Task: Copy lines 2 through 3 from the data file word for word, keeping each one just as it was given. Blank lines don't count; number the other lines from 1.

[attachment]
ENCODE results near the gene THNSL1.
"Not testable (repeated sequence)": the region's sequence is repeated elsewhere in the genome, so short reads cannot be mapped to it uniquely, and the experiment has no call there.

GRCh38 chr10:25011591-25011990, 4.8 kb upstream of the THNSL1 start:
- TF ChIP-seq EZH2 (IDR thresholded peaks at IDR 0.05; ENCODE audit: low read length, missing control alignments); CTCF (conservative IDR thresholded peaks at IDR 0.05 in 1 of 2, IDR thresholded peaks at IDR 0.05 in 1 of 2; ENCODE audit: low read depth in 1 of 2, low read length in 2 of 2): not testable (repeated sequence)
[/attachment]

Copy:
"Not testable (repeated sequence)": the region's sequence is repeated elsewhere in the genome, so short reads cannot be mapped to it uniquely, and the experiment has no call there.

GRCh38 chr10:25011591-25011990, 4.8 kb upstream of the THNSL1 start: